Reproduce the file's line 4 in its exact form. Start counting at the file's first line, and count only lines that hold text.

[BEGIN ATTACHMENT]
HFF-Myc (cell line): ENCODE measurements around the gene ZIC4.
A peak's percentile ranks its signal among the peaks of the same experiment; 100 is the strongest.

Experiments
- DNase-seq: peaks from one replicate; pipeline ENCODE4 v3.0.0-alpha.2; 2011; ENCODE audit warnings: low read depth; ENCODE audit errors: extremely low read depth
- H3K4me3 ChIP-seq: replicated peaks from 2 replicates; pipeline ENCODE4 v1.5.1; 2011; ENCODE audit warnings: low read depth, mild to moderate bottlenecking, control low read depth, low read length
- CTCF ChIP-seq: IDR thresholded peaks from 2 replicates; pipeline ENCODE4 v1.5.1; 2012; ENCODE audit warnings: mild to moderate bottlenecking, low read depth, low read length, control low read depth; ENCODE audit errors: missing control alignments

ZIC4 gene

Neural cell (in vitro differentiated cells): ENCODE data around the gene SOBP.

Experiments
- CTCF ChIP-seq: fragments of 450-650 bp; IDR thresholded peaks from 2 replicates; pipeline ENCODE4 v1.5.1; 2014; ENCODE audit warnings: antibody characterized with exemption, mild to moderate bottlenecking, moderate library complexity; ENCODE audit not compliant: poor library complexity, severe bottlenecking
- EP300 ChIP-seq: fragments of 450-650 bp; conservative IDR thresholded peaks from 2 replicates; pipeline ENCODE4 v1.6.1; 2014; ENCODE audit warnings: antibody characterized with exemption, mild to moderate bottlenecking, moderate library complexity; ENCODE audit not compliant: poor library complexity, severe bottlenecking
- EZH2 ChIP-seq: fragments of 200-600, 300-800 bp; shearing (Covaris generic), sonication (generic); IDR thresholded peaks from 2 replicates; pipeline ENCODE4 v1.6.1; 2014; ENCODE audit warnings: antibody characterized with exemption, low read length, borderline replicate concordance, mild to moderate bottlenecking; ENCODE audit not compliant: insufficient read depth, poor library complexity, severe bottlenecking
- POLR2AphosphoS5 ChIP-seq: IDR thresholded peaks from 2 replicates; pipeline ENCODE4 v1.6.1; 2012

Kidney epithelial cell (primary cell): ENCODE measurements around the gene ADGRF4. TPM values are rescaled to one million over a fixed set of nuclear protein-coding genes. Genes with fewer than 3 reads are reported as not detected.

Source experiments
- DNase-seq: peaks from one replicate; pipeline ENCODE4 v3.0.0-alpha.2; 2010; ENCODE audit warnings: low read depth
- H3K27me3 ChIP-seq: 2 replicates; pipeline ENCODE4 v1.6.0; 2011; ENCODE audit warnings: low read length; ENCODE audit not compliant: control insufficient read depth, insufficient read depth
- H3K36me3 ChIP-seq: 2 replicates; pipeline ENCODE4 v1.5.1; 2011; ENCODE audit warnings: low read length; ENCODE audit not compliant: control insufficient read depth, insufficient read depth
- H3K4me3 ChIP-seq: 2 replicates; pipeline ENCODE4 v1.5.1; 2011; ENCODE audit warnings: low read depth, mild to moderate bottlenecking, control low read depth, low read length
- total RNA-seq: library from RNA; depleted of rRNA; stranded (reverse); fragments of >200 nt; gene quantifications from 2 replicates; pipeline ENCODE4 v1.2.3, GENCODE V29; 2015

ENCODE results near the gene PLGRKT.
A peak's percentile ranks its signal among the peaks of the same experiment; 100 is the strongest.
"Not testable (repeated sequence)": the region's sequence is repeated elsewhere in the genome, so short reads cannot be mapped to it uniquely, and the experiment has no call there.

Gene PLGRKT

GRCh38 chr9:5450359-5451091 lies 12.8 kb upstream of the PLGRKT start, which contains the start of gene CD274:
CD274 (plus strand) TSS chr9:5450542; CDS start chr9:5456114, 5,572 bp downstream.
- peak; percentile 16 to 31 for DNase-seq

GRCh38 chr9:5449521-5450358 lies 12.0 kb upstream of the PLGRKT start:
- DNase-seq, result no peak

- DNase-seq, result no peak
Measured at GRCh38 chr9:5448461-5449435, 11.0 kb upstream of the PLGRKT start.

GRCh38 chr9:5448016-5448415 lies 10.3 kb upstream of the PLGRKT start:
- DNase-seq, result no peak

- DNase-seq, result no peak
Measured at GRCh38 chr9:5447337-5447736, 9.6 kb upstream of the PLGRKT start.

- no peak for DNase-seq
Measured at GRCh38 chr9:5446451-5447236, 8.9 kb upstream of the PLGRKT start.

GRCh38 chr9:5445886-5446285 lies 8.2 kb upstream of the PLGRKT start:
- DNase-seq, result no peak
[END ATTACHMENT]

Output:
- DNase-seq: peaks from one replicate; pipeline ENCODE4 v3.0.0-alpha.2; 2011; ENCODE audit warnings: low read depth; ENCODE audit errors: extremely low read depth